Let's say that your company sold 160 units and you need to find the COGS or the cost of goods sold and the ending inventory with the first in first out method.

## How did you do the cost of goods sold?

Well, since you sold 160 units and you need to do first in first out, you're going to start from the beginning. Since I need 160, I do **100 times 5, 50 times 10 and then since I have 100 plus 50, that's 150 and I need 10**, I just grab from the 20, **10 units times 15** and that's how I get the cost of goods sold using the **first in first out**.

## How do I find the ending inventory?

Really easy. Just figure out what is left from my whole inventory. Well, since I sold 160 and I have here 170, I have 10 left but those 10 left are going to be from the bottom which is going to be **10 times 15**.

## How do I do it now with LIFO?

Well, this is** last in first out**. Again, the cost of goods sold is going to be the following. **20 times 15**, because it's the last one out, then 50 times 10, and that's **50 plus 20 is 70**. So I need 90 more which I'm going to get from the beginning at $5.

## How do I figure out my ending inventory?

Really easy. Since I have 10 left, it's going to be **10 times 5** and my ending inventory is going to be 50.

It is very important to remember that sometimes with inflation prices are going to go up just like in this case 5, 10, 15. Well, that tells me that on the first in first out, I'm going to have a higher income and basically you're going to pay more tax. If you do last in first out, you're going to have a lower income because look, your cost of goods sold here is $700 while here the cost of goods sold is $1,250 which is a big difference.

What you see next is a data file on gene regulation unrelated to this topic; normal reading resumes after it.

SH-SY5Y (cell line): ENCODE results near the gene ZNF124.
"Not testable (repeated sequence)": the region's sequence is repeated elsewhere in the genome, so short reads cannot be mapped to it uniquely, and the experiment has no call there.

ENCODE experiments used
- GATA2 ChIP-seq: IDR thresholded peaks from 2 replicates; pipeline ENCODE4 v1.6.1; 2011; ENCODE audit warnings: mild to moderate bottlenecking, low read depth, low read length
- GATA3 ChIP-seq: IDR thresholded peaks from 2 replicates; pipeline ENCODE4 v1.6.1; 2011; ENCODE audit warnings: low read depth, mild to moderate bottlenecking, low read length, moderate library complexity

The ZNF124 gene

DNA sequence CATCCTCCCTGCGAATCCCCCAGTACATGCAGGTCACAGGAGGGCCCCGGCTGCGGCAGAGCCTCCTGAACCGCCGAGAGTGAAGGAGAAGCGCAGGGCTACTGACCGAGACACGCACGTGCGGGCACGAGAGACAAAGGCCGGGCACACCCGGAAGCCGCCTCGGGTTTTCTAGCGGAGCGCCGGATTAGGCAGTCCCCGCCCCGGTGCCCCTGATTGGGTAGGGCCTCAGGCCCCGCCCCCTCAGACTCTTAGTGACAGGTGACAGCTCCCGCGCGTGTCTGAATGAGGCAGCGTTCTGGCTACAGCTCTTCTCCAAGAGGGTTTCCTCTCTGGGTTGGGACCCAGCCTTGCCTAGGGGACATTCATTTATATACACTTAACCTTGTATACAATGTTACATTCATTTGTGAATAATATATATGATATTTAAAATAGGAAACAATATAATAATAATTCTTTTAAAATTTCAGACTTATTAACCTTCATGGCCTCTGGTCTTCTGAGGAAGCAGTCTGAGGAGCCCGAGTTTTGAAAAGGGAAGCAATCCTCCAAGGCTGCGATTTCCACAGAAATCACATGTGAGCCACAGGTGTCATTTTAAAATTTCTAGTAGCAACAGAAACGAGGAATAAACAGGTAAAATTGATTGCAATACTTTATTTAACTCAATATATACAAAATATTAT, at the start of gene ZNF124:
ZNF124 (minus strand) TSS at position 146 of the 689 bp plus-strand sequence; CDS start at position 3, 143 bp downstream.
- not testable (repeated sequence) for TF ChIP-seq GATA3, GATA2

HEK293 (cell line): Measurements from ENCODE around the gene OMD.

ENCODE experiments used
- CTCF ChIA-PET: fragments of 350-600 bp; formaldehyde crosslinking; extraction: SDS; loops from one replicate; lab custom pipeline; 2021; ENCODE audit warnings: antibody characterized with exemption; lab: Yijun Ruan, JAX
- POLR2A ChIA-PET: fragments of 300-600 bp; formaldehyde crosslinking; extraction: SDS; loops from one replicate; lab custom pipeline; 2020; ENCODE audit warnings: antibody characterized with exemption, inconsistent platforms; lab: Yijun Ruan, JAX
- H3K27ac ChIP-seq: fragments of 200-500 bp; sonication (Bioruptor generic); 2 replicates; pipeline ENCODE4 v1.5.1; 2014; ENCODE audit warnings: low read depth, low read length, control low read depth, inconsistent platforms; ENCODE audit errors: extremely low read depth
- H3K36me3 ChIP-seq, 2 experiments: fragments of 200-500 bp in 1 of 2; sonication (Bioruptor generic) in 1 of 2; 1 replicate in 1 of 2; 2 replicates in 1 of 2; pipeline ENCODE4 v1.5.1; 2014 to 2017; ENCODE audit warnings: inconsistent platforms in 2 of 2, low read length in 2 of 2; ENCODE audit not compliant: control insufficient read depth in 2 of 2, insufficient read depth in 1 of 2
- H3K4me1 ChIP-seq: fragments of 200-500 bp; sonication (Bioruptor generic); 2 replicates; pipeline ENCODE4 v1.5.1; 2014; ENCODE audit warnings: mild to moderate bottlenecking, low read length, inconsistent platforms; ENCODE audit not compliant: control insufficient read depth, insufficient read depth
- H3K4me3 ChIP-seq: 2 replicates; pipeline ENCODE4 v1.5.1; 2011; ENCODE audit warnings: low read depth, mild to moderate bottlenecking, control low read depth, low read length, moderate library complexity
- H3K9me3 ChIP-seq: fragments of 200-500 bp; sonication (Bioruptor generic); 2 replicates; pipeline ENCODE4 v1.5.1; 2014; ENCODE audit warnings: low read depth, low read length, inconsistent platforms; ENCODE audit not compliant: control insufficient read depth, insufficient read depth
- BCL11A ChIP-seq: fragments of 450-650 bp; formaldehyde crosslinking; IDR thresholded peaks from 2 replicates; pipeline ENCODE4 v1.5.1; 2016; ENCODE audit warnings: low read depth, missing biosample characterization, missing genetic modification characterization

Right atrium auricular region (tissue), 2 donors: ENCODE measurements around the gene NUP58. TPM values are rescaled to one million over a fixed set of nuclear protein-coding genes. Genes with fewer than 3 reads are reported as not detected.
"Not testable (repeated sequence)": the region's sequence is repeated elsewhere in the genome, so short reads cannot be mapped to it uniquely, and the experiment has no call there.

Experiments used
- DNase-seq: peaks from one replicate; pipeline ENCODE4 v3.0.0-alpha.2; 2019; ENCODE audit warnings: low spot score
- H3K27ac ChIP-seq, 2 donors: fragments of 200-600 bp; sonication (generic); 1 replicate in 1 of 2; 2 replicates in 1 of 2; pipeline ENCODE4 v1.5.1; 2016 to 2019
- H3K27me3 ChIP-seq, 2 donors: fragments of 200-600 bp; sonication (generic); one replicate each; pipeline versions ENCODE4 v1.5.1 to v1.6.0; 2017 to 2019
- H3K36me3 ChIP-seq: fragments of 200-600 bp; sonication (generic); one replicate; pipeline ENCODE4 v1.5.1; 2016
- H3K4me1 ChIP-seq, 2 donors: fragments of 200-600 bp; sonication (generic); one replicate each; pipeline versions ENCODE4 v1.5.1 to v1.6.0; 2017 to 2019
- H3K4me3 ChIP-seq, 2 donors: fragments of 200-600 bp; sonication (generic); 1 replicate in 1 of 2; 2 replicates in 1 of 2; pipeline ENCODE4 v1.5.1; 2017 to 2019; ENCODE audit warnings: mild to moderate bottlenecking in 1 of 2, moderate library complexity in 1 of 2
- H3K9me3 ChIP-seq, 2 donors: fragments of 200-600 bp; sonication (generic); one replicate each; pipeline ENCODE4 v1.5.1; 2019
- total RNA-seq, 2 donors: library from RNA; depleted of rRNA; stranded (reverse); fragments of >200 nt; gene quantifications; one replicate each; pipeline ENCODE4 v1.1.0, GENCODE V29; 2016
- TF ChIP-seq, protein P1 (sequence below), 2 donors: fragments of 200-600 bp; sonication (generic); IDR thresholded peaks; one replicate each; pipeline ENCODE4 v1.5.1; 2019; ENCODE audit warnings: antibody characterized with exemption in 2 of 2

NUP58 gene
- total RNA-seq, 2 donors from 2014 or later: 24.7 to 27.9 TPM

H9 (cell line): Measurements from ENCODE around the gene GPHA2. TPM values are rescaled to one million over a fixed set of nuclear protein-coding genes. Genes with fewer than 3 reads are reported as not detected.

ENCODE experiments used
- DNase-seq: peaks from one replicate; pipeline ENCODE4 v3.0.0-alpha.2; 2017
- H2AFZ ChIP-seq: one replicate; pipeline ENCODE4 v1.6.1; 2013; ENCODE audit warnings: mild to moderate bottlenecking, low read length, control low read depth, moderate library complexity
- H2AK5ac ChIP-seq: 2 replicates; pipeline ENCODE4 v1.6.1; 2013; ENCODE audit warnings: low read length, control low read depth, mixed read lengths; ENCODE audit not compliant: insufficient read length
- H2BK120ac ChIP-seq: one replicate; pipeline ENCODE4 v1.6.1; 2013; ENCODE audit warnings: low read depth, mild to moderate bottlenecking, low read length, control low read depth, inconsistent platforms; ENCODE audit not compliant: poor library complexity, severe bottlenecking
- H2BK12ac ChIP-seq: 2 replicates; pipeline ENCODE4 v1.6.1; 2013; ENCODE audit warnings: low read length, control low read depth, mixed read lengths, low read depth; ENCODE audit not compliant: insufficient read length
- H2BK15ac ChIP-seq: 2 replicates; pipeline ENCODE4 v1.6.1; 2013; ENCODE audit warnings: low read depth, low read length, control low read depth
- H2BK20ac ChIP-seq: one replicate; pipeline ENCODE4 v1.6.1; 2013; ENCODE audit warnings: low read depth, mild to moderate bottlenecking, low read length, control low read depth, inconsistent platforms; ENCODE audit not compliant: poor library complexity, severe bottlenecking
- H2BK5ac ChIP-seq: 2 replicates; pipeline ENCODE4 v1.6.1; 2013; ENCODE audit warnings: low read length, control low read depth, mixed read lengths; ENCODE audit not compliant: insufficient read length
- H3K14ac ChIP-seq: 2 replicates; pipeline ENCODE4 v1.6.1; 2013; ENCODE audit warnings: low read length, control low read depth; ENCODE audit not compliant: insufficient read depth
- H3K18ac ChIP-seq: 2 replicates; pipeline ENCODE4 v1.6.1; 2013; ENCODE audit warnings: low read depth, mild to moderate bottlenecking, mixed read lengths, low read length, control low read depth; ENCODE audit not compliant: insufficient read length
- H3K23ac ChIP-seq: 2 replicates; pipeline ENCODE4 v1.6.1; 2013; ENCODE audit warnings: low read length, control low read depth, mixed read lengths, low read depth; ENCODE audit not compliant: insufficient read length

If you want to have a **higher income and pay more ****tax**, you can use the **first in first out**, but if you want to have a **lower income and pay less taxes**, you want to use **LIFO**.

## What about if they ask me for the Average Cost Method?

This one is actually the easiest one and it is what the question is, the name is average. We’ll do **100 times 5 plus 50 times 10 plus 20 times 15 and divide by the number of units**. In this case, my amount of units is going to be 150 and 20. That's going to give me an **average price**. From there, since I sold 160 units, I just do **7.65 times 160** and I get my COGS or my cost of goods sold is $1,224 if I want to figure out my ending inventory, well, what is left? Since I sold 160 but I had 170, I have **10 units left at $7.65**.

That's how easy it is to do the inventory with the three methods. It is important to note that the inventory method chosen can have a significant impact on a company's **financial statements** and **taxes**, and each method has its own set of benefits and drawbacks. Companies should consider factors such as industry norms, inventory turnover rates, and tax implications when deciding which method to use.

**Key Takeaways:**

1. FIFO results in a higher income and more taxes, while LIFO results in a lower income and less taxes.

2. The Average Cost Method is the easiest to use and involves calculating the average price of the units and multiplying it by the number of units sold.